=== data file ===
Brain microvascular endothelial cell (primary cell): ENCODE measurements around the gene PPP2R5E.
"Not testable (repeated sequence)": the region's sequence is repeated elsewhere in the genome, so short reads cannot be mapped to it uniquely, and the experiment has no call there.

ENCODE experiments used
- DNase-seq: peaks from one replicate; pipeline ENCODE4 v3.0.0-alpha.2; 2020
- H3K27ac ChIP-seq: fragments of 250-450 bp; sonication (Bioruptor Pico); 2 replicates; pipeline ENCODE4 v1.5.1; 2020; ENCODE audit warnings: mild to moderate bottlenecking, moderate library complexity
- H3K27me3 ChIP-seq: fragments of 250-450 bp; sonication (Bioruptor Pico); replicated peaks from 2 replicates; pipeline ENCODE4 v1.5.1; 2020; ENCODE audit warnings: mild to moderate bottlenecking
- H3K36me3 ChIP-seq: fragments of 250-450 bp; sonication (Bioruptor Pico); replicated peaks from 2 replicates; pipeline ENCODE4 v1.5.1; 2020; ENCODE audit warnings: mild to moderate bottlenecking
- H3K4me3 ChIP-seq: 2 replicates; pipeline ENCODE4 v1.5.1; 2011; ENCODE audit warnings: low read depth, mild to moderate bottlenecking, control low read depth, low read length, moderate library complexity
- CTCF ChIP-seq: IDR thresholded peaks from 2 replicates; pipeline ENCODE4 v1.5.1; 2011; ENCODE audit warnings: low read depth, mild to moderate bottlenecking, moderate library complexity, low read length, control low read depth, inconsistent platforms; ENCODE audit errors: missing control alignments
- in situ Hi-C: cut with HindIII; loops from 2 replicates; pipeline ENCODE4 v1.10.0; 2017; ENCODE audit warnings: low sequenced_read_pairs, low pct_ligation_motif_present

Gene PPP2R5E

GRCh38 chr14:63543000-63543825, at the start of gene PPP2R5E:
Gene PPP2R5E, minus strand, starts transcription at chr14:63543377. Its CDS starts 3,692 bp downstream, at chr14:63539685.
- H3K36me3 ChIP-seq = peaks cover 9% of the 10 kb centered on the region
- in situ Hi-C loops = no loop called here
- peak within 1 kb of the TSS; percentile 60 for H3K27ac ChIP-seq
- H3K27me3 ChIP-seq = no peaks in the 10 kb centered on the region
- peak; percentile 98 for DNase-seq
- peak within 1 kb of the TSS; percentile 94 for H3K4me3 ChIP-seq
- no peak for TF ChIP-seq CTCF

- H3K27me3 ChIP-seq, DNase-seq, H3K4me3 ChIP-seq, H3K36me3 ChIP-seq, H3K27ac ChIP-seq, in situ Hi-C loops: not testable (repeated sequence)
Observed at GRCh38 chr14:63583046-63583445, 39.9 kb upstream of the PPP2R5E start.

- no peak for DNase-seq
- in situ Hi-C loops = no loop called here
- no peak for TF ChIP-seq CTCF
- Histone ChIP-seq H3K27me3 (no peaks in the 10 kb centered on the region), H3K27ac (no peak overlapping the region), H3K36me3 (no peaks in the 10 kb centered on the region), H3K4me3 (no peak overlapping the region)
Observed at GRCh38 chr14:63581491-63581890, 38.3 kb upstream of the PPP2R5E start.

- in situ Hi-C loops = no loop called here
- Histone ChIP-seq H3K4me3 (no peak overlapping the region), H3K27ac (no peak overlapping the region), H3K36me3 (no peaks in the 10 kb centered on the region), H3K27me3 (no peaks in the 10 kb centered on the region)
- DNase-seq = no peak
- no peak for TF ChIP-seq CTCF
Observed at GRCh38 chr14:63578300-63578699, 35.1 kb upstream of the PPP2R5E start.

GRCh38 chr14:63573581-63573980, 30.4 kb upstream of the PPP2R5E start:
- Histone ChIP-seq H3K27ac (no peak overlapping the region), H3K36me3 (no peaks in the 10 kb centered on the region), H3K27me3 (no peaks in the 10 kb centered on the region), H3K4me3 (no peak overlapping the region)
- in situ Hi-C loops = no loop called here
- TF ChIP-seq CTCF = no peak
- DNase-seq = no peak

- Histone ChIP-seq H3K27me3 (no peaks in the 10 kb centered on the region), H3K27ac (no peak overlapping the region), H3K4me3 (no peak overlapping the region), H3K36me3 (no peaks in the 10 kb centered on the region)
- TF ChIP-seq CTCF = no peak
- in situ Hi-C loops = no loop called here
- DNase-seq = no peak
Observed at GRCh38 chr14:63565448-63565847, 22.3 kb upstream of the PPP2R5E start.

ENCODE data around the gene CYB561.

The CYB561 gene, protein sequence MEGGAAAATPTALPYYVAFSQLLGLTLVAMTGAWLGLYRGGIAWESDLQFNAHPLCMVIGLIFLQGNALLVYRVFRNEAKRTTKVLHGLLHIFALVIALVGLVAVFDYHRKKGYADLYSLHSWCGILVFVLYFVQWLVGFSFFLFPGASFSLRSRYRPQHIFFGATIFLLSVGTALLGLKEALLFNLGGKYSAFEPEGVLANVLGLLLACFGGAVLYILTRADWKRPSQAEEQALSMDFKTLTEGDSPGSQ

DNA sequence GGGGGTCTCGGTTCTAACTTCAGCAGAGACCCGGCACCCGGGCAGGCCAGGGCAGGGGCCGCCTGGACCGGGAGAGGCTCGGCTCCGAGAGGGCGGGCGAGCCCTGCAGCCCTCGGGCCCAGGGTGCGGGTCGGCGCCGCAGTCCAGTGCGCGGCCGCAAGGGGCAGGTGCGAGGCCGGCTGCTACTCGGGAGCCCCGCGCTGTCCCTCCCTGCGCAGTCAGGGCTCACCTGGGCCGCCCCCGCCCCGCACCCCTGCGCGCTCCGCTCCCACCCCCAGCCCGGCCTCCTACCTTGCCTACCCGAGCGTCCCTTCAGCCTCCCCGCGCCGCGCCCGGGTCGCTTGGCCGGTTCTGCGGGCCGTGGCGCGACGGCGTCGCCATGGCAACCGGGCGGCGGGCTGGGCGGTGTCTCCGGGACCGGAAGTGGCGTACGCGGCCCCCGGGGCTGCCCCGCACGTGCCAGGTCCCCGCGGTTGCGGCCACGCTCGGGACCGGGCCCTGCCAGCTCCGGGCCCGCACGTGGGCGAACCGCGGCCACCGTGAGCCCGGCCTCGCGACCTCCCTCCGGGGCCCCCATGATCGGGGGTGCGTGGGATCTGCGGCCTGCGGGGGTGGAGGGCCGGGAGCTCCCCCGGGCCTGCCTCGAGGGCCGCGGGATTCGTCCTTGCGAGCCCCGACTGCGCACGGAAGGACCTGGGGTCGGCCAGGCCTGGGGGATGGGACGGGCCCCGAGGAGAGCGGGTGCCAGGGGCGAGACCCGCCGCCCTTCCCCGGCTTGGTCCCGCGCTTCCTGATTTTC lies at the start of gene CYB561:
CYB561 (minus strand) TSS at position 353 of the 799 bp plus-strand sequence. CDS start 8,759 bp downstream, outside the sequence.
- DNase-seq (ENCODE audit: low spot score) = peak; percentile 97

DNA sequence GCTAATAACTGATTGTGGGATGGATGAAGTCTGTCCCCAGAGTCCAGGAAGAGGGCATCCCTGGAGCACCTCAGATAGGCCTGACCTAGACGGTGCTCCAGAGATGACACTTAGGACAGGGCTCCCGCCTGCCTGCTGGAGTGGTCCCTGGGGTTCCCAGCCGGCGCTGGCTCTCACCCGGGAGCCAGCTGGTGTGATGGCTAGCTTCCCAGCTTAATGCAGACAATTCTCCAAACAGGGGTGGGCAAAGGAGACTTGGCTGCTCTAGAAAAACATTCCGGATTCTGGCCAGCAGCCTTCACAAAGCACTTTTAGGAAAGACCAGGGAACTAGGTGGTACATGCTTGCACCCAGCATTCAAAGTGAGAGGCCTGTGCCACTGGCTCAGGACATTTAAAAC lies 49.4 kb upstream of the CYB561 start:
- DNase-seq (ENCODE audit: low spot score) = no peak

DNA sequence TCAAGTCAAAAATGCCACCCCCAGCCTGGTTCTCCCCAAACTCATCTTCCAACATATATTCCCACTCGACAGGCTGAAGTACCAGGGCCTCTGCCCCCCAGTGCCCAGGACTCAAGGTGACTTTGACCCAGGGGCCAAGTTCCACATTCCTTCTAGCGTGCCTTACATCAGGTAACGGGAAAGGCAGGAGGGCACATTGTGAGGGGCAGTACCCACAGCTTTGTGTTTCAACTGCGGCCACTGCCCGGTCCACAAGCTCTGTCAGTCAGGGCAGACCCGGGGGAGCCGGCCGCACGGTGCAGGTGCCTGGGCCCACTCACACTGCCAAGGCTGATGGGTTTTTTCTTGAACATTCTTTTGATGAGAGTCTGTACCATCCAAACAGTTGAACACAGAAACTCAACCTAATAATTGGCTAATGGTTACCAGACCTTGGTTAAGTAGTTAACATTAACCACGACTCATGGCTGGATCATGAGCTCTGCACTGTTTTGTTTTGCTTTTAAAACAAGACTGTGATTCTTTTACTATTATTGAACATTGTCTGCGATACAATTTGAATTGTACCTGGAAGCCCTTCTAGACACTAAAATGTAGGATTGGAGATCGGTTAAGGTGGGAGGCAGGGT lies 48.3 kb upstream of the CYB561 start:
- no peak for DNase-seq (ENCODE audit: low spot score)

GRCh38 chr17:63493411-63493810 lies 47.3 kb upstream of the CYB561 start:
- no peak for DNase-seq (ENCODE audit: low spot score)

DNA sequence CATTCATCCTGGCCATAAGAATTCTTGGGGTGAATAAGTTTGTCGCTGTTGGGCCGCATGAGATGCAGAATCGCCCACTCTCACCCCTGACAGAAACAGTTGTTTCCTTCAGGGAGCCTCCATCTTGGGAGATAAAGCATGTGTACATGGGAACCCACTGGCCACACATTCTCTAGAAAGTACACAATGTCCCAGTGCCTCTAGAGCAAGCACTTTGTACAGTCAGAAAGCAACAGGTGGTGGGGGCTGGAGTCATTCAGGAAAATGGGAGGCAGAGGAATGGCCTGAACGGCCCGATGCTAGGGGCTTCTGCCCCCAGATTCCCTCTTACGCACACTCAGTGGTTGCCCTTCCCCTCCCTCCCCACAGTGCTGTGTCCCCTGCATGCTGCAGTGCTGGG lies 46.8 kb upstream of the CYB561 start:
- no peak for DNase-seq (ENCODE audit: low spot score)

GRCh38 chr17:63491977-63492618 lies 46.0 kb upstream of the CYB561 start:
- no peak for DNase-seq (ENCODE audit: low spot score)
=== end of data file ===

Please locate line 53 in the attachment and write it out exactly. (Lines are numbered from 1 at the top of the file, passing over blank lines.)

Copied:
- no peak for DNase-seq (ENCODE audit: low spot score)